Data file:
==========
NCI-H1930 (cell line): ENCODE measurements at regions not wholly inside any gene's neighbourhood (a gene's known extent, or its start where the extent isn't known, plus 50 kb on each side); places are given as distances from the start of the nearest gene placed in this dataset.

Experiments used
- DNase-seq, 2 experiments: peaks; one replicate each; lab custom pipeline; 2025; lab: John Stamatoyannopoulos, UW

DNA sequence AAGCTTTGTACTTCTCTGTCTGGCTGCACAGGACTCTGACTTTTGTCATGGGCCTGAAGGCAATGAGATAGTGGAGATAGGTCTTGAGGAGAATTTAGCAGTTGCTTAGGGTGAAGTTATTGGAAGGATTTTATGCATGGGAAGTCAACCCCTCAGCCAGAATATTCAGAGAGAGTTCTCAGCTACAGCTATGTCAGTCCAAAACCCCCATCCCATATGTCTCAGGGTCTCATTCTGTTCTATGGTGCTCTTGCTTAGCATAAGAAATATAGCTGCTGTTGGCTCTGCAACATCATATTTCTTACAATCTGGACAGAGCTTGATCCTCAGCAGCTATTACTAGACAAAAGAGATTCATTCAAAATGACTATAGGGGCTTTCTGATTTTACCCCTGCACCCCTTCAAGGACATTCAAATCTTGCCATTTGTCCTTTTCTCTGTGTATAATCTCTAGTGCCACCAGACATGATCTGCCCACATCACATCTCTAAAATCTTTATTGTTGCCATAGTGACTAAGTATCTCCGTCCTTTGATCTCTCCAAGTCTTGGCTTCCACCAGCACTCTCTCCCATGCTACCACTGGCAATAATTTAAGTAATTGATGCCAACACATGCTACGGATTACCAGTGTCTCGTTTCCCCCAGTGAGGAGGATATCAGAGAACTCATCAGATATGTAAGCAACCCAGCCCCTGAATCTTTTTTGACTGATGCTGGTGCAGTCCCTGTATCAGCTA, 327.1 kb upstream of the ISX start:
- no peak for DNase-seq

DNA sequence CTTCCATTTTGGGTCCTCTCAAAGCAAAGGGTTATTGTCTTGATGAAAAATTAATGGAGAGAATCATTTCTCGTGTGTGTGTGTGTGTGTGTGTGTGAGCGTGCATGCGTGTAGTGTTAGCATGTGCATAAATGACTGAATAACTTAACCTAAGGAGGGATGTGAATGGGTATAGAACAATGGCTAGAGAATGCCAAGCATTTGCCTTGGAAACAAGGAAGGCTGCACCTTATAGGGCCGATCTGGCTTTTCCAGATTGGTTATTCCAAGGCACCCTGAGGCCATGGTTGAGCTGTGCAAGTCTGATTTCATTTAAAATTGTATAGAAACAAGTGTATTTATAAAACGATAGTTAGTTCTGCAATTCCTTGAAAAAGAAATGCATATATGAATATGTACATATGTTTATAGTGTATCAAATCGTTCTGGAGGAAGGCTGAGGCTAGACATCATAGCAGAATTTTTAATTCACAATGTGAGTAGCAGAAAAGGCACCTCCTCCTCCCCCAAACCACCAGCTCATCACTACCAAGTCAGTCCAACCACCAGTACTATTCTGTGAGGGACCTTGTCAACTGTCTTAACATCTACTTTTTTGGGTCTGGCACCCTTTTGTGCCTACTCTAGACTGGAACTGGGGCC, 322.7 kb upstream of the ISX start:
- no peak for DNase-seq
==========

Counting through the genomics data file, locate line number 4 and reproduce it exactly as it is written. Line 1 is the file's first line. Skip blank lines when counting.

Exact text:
DNA sequence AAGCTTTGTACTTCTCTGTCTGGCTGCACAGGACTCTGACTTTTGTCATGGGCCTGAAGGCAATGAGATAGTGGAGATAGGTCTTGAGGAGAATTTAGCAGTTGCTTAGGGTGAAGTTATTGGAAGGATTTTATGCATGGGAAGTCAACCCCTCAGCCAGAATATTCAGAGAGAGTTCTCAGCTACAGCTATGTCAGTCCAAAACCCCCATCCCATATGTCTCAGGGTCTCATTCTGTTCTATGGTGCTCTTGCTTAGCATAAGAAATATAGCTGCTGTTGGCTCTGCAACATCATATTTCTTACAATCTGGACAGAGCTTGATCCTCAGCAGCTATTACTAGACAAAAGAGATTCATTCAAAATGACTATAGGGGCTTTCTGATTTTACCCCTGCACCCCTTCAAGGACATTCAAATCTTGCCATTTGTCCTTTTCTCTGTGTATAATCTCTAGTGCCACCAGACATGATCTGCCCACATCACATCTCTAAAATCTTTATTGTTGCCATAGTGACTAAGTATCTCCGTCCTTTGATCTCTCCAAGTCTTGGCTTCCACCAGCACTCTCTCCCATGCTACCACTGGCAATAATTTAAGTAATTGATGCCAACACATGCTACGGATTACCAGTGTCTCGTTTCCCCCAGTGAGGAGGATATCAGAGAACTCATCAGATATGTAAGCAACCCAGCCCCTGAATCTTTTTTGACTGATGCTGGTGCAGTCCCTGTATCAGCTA, 327.1 kb upstream of the ISX start: